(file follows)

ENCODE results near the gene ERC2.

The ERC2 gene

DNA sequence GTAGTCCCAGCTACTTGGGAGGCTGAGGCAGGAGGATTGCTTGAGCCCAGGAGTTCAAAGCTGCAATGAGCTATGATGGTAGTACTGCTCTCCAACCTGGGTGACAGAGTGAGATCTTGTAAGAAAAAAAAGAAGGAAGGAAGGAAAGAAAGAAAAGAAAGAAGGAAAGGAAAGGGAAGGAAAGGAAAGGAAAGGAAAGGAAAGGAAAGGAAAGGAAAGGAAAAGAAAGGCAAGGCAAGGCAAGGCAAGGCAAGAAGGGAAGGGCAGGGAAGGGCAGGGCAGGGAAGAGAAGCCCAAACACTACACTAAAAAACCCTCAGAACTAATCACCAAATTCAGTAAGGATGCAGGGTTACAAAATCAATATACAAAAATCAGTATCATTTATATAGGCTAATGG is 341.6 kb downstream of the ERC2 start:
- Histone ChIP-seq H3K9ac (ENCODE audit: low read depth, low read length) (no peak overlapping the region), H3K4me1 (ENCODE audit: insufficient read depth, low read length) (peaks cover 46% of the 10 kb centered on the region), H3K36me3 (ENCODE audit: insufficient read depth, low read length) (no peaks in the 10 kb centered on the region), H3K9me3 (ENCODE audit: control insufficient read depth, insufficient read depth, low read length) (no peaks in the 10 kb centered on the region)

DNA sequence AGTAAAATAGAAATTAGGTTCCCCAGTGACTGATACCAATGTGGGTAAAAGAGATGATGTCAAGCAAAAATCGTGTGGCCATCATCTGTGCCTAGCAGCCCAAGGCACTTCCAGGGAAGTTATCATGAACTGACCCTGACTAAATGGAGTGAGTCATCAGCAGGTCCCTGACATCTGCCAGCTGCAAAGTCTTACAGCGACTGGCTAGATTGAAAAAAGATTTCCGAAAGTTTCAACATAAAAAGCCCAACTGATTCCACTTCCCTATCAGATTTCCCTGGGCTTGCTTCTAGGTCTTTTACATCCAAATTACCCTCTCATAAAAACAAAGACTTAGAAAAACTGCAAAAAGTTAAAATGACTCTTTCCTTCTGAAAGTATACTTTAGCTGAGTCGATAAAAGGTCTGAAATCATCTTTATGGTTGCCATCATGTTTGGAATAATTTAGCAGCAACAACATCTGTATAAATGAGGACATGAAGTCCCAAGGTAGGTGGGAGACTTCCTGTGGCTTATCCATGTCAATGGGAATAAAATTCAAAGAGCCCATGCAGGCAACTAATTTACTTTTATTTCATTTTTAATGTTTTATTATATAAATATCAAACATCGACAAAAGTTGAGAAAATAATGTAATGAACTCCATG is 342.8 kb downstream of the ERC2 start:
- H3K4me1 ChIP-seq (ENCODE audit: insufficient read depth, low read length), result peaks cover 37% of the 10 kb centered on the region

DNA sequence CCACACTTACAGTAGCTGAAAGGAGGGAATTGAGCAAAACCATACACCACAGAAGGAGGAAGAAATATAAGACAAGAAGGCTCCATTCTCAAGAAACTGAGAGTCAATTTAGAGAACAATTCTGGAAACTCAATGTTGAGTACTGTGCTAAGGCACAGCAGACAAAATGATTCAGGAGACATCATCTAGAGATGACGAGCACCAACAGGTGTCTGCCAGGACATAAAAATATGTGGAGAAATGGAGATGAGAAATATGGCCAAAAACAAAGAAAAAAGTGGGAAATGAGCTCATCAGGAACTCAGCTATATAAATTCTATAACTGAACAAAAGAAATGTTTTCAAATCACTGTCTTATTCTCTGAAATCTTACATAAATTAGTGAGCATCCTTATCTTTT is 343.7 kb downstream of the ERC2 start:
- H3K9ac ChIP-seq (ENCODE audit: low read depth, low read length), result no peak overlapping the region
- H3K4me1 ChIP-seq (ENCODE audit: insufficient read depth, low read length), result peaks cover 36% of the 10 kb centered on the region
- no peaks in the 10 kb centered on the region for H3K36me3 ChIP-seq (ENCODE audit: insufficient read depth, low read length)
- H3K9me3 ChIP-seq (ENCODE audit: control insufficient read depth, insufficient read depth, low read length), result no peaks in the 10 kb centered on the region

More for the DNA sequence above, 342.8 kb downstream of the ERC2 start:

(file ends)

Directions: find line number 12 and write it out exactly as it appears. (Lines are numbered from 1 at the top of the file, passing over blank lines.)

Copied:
More for the DNA sequence above, 342.8 kb downstream of the ERC2 start: